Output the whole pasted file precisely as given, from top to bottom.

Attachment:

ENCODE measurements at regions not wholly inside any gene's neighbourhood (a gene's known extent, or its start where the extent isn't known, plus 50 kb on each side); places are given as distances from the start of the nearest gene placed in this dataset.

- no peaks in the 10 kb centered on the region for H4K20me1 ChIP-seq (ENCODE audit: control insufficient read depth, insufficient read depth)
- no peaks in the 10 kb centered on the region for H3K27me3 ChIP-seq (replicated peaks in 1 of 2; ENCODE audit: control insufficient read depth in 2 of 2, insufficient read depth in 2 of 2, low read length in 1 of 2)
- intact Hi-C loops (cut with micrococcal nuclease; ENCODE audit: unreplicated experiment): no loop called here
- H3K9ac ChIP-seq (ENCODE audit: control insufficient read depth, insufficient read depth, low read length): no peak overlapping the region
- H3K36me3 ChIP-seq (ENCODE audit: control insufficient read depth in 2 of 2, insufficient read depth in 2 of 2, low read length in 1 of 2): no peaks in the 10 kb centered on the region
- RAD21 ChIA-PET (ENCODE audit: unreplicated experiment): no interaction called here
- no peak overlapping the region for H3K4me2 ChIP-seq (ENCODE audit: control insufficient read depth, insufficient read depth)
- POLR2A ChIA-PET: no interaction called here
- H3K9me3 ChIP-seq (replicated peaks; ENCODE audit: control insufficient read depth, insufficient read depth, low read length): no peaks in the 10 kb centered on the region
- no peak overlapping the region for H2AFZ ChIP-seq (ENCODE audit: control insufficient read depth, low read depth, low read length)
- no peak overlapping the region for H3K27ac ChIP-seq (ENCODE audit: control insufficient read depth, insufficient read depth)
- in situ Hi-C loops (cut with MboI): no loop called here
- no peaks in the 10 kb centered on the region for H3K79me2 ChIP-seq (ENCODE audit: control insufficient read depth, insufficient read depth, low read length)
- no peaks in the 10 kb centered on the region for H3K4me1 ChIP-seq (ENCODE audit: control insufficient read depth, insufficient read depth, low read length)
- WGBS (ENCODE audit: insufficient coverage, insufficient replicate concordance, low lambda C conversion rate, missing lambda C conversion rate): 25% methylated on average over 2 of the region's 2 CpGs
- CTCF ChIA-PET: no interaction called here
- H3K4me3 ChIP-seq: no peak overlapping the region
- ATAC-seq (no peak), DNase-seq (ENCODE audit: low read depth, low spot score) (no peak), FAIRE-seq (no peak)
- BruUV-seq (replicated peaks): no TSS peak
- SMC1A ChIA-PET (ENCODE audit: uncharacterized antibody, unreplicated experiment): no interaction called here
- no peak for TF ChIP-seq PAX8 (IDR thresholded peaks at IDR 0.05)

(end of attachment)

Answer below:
ENCODE measurements at regions not wholly inside any gene's neighbourhood (a gene's known extent, or its start where the extent isn't known, plus 50 kb on each side); places are given as distances from the start of the nearest gene placed in this dataset.

- no peaks in the 10 kb centered on the region for H4K20me1 ChIP-seq (ENCODE audit: control insufficient read depth, insufficient read depth)
- no peaks in the 10 kb centered on the region for H3K27me3 ChIP-seq (replicated peaks in 1 of 2; ENCODE audit: control insufficient read depth in 2 of 2, insufficient read depth in 2 of 2, low read length in 1 of 2)
- intact Hi-C loops (cut with micrococcal nuclease; ENCODE audit: unreplicated experiment): no loop called here
- H3K9ac ChIP-seq (ENCODE audit: control insufficient read depth, insufficient read depth, low read length): no peak overlapping the region
- H3K36me3 ChIP-seq (ENCODE audit: control insufficient read depth in 2 of 2, insufficient read depth in 2 of 2, low read length in 1 of 2): no peaks in the 10 kb centered on the region
- RAD21 ChIA-PET (ENCODE audit: unreplicated experiment): no interaction called here
- no peak overlapping the region for H3K4me2 ChIP-seq (ENCODE audit: control insufficient read depth, insufficient read depth)
- POLR2A ChIA-PET: no interaction called here
- H3K9me3 ChIP-seq (replicated peaks; ENCODE audit: control insufficient read depth, insufficient read depth, low read length): no peaks in the 10 kb centered on the region
- no peak overlapping the region for H2AFZ ChIP-seq (ENCODE audit: control insufficient read depth, low read depth, low read length)
- no peak overlapping the region for H3K27ac ChIP-seq (ENCODE audit: control insufficient read depth, insufficient read depth)
- in situ Hi-C loops (cut with MboI): no loop called here
- no peaks in the 10 kb centered on the region for H3K79me2 ChIP-seq (ENCODE audit: control insufficient read depth, insufficient read depth, low read length)
- no peaks in the 10 kb centered on the region for H3K4me1 ChIP-seq (ENCODE audit: control insufficient read depth, insufficient read depth, low read length)
- WGBS (ENCODE audit: insufficient coverage, insufficient replicate concordance, low lambda C conversion rate, missing lambda C conversion rate): 25% methylated on average over 2 of the region's 2 CpGs
- CTCF ChIA-PET: no interaction called here
- H3K4me3 ChIP-seq: no peak overlapping the region
- ATAC-seq (no peak), DNase-seq (ENCODE audit: low read depth, low spot score) (no peak), FAIRE-seq (no peak)
- BruUV-seq (replicated peaks): no TSS peak
- SMC1A ChIA-PET (ENCODE audit: uncharacterized antibody, unreplicated experiment): no interaction called here
- no peak for TF ChIP-seq PAX8 (IDR thresholded peaks at IDR 0.05)